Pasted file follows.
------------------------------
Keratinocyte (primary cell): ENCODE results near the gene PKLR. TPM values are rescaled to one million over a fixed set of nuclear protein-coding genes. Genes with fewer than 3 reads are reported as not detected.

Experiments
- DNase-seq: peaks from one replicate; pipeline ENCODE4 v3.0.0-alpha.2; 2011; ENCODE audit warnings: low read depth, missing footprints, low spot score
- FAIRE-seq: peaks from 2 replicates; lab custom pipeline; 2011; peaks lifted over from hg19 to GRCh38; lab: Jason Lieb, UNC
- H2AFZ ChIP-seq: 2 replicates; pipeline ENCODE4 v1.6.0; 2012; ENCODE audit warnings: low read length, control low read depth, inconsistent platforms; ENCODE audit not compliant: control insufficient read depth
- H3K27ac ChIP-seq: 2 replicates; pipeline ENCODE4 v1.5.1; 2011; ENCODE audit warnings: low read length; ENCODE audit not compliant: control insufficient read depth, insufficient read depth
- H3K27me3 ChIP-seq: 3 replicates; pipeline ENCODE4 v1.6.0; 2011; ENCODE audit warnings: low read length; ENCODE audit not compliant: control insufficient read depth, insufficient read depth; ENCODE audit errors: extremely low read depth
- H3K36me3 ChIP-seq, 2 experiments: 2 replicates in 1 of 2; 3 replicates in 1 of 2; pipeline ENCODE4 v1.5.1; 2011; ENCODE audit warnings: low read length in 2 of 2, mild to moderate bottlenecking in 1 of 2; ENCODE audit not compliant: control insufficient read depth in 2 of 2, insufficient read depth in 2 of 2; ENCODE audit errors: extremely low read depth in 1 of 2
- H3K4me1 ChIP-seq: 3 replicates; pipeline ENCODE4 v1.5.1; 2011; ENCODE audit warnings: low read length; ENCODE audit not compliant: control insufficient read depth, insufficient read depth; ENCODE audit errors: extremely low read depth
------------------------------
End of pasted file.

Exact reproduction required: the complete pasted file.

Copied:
Keratinocyte (primary cell): ENCODE results near the gene PKLR. TPM values are rescaled to one million over a fixed set of nuclear protein-coding genes. Genes with fewer than 3 reads are reported as not detected.

Experiments
- DNase-seq: peaks from one replicate; pipeline ENCODE4 v3.0.0-alpha.2; 2011; ENCODE audit warnings: low read depth, missing footprints, low spot score
- FAIRE-seq: peaks from 2 replicates; lab custom pipeline; 2011; peaks lifted over from hg19 to GRCh38; lab: Jason Lieb, UNC
- H2AFZ ChIP-seq: 2 replicates; pipeline ENCODE4 v1.6.0; 2012; ENCODE audit warnings: low read length, control low read depth, inconsistent platforms; ENCODE audit not compliant: control insufficient read depth
- H3K27ac ChIP-seq: 2 replicates; pipeline ENCODE4 v1.5.1; 2011; ENCODE audit warnings: low read length; ENCODE audit not compliant: control insufficient read depth, insufficient read depth
- H3K27me3 ChIP-seq: 3 replicates; pipeline ENCODE4 v1.6.0; 2011; ENCODE audit warnings: low read length; ENCODE audit not compliant: control insufficient read depth, insufficient read depth; ENCODE audit errors: extremely low read depth
- H3K36me3 ChIP-seq, 2 experiments: 2 replicates in 1 of 2; 3 replicates in 1 of 2; pipeline ENCODE4 v1.5.1; 2011; ENCODE audit warnings: low read length in 2 of 2, mild to moderate bottlenecking in 1 of 2; ENCODE audit not compliant: control insufficient read depth in 2 of 2, insufficient read depth in 2 of 2; ENCODE audit errors: extremely low read depth in 1 of 2
- H3K4me1 ChIP-seq: 3 replicates; pipeline ENCODE4 v1.5.1; 2011; ENCODE audit warnings: low read length; ENCODE audit not compliant: control insufficient read depth, insufficient read depth; ENCODE audit errors: extremely low read depth